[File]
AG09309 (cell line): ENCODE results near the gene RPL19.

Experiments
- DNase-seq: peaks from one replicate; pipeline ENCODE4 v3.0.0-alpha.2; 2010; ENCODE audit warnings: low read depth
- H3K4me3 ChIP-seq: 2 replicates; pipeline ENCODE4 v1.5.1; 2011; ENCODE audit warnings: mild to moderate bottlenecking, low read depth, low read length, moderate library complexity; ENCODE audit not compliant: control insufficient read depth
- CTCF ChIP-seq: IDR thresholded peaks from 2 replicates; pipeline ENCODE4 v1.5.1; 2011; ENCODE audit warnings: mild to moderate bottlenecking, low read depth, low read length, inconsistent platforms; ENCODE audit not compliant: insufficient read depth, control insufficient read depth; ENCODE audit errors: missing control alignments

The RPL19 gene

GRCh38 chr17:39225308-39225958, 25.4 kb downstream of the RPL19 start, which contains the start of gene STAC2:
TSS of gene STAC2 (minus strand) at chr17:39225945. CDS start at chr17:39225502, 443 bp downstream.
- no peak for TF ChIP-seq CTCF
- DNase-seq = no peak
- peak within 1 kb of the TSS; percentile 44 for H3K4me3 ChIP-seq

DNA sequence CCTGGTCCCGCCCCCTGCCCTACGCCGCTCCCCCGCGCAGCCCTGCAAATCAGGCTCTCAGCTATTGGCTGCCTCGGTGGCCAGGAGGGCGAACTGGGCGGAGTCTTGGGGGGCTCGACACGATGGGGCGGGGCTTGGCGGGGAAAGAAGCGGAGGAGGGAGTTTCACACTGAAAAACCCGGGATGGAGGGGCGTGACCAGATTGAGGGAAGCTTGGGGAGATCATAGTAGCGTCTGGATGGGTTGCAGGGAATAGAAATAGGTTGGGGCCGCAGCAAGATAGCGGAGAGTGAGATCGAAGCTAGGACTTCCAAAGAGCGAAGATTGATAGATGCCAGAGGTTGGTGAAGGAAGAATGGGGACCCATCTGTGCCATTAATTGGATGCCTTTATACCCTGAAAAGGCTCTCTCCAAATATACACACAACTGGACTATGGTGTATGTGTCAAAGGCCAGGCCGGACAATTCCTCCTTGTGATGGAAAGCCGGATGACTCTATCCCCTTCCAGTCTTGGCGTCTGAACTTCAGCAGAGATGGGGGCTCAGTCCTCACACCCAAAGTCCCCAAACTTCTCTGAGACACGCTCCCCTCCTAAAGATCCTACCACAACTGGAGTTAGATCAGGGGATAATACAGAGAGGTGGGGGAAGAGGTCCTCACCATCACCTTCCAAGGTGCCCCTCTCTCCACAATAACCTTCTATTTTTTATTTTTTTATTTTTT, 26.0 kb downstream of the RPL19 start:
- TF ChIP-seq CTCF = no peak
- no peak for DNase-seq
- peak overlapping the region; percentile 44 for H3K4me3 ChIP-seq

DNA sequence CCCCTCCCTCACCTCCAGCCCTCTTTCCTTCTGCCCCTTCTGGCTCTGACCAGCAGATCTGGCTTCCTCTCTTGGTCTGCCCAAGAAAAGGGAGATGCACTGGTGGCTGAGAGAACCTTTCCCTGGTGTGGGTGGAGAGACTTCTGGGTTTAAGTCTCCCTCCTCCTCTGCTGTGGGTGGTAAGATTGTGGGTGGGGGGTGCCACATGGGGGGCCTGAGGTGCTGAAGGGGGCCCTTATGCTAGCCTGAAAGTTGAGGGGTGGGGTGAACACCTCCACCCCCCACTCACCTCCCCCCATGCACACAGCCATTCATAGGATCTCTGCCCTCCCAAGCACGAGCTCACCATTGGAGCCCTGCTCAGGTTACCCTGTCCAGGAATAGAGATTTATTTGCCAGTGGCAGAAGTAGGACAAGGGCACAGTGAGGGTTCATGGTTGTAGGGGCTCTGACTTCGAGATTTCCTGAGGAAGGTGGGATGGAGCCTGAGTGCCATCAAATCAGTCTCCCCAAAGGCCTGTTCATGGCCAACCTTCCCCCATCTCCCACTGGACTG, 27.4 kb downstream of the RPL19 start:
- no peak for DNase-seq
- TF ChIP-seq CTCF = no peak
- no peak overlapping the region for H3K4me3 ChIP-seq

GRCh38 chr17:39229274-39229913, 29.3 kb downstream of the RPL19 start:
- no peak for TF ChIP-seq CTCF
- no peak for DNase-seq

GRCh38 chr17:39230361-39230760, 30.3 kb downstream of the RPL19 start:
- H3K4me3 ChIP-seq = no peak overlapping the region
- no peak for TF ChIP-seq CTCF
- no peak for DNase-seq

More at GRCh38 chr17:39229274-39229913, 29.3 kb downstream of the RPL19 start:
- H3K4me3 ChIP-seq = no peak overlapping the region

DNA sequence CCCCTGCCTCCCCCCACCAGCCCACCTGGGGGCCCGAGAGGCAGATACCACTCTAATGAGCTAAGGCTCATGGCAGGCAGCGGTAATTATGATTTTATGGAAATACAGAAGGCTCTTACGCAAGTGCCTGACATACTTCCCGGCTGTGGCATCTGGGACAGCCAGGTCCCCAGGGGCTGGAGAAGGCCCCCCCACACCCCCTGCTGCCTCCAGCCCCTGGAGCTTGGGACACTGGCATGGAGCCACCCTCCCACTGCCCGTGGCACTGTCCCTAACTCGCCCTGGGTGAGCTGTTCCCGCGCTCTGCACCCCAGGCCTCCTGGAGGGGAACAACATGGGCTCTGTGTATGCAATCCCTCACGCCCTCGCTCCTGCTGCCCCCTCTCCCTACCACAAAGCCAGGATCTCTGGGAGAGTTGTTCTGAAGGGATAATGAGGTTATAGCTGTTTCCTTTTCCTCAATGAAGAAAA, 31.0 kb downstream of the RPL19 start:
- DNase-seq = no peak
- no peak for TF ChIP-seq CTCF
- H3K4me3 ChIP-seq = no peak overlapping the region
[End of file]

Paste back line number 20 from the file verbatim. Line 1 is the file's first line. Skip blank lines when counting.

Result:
GRCh38 chr17:39229274-39229913, 29.3 kb downstream of the RPL19 start: